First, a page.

Re: CSS Localization

On Tue, Jan 13, 2015 at 8:05 PM, Bjoern Hoehrmann <> wrote:
> * Tab Atkins Jr. wrote:
>>People using their own computer likely have it set up with the correct
>>locale (definitely not always true, but I think true enough that we
>>can consider most people in this category).  So they don't need any
>>help from us; localized inputs will already be displaying "correctly"
>>for them.
>>This applies whether I'm visiting pages in my locale or not.  As an
>>en-US speaker, I expect to see dates in the US format, and would find
>>a German-locale date input confusing to work with, even on a German
>>site.  (I've had occasion to buy train tickets on a French-only site,
>>for example, which is confusing enough without dates looking wrong to
>>me.)  So when I'm working on my own computers, letting the page set
>>the locale of its inputs is actually harmful to me.
>>The only case where help is needed is if someone doesn't control the
>>locale of the computer they're using, [...]
> That is not a valid conclusion. A typical setup around here is a german
> operating system with an en-us web browser which in my case is set to
> prefer generic "en" in the Accept-Language header in the hope to avoid
> machine translations into german. I do not know what the browser might
> think my preferred locale is for automatic localisation when visiting
> en-gb or alternatively en-us sites, and I am sure it would be extremely
> confusing if any automatic localisation is not immediately obvious and
> understandable. "Mittwoch, 14. Januar 2015, 04:55 Uhr Berliner Zeit"
> might be fine (if I unreasonably assume a site has no bugs with respect
> to timezones and such), but for dates like "2015-12-01" or numbers like
> "123,456" without additional context, I would have no idea what they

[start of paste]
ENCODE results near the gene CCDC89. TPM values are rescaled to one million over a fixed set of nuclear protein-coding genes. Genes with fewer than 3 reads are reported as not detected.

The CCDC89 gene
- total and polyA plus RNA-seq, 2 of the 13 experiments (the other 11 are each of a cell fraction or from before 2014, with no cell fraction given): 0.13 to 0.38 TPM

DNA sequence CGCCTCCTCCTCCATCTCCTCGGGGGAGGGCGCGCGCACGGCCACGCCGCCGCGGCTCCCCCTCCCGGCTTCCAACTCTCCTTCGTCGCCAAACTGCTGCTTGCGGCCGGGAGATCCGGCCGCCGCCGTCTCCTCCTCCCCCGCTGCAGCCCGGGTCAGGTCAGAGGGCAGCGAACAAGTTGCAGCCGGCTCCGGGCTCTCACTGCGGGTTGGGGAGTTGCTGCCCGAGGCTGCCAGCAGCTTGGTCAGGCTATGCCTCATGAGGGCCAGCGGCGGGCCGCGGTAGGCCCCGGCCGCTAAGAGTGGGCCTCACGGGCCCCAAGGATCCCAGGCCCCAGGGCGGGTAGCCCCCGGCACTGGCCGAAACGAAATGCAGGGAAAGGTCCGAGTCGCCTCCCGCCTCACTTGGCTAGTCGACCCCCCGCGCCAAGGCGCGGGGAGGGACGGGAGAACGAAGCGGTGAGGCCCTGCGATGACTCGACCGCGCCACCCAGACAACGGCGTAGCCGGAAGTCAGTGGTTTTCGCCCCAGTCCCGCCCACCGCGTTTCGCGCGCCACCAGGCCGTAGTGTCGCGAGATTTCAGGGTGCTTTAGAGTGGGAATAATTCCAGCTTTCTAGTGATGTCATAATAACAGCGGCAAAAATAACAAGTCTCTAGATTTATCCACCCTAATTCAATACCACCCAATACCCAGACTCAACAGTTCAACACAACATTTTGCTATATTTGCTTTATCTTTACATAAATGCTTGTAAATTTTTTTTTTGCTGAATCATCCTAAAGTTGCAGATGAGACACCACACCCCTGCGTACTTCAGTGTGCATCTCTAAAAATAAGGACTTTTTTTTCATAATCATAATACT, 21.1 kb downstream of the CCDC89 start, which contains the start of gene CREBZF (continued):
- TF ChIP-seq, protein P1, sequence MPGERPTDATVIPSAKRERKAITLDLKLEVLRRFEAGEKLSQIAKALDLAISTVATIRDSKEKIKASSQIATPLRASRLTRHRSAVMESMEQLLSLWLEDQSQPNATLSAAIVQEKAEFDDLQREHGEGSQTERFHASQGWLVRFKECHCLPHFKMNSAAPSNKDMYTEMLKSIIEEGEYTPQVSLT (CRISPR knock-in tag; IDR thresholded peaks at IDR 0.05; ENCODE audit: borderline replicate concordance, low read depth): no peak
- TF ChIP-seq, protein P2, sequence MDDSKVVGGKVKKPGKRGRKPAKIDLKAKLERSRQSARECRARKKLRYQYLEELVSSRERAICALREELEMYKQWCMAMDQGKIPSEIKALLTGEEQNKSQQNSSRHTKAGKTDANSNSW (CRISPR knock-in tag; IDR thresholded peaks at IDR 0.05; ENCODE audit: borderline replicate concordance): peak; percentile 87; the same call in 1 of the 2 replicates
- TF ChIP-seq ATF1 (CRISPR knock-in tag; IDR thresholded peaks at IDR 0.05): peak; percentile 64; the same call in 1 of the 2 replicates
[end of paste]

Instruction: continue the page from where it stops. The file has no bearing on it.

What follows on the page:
> mean. Is it January or December, hundreds, or hundreds of thousands? Is
> the page even using automatic localisation features, or am I looking at
> things verbatim as the author entered them (and same if I were to enter
> such inputs).

You appear to be saying that putting localization in page control is a
bad thing?  I've brought up the confusion aspect already in having
inputs localized to the country the page was developed in, rather than
the country the user is in.

>>I think the set of people that can be helped by this is smaller than
>>the set of people who can be harmed, and the risk of sites applying
>>this commonly is too great.  It's very easy to imagine it becoming
>>"common wisdom" to set the page's CSS locale to the same as the HTML
>>lang, which harms most people's ability to use foreign sites.
> If not doing that is so obviously the right thing as you suggest, that
> seems an unlikely outcome.

You know as well as I do that there's a huge difference between
"obviously the right thing" and "after discussion and thought, clearly
the right thing".

>>Displaying data is different from setting the locale of inputs.  This
>>proposal doesn't even attempt to do formatting of arbitrary data on
>>the page.
> The message that started this thread was clearly considering input and
> output. What is clearly lacking though is clear differentation between
> modes of input and output. Clearly a site does not need to control the
> localisation of a browser-controlled date picker that reliably and un-
> ambiguously conveys to the user how the site will interpret the input,
> for instance.

You're right that it's somewhat unclear, but it does appear that
Cameron is suggesting precisely that - that a page be allowed to
control the localization of a browser-controlled input.


Received on Friday, 16 January 2015 19:20:54 UTC